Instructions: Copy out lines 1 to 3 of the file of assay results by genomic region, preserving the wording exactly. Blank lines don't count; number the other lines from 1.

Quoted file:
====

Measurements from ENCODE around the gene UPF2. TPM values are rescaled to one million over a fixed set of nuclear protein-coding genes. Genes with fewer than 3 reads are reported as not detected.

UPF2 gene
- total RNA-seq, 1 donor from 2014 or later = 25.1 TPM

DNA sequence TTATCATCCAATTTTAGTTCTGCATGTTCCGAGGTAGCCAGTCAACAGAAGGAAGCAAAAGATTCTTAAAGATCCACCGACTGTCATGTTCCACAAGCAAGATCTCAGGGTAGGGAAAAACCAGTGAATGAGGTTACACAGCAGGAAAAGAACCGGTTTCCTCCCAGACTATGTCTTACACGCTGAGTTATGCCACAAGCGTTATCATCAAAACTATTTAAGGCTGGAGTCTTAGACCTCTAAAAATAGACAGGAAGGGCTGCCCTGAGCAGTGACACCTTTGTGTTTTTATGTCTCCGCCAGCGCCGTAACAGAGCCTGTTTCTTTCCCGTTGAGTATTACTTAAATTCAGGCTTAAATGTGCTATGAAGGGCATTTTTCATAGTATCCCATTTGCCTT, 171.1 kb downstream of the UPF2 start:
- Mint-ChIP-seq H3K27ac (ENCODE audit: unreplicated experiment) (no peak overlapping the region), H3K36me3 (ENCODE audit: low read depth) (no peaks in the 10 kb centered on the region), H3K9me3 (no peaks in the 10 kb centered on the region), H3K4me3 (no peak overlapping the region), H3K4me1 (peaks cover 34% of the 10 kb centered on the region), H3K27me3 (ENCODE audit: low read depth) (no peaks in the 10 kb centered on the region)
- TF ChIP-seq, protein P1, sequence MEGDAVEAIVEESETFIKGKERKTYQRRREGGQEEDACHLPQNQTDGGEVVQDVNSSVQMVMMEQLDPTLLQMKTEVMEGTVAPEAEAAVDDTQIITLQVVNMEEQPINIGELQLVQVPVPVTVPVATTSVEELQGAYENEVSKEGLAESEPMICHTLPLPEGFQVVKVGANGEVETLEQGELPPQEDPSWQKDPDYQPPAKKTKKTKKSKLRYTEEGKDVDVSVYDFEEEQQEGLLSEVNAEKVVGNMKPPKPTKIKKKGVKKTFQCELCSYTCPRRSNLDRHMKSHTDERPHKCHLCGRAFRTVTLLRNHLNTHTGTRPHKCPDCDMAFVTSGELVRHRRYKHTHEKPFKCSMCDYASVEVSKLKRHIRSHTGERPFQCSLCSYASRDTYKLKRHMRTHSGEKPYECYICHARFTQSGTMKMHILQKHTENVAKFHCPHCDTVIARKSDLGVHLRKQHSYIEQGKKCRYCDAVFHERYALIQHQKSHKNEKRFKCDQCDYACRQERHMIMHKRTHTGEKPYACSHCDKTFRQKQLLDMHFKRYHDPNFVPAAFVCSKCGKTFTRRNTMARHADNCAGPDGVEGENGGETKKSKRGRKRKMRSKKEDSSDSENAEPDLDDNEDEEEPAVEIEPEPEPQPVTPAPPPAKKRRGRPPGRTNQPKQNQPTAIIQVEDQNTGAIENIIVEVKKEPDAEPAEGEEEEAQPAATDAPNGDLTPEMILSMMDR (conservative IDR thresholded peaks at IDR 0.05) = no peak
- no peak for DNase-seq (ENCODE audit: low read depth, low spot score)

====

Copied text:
Measurements from ENCODE around the gene UPF2. TPM values are rescaled to one million over a fixed set of nuclear protein-coding genes. Genes with fewer than 3 reads are reported as not detected.

UPF2 gene
- total RNA-seq, 1 donor from 2014 or later = 25.1 TPM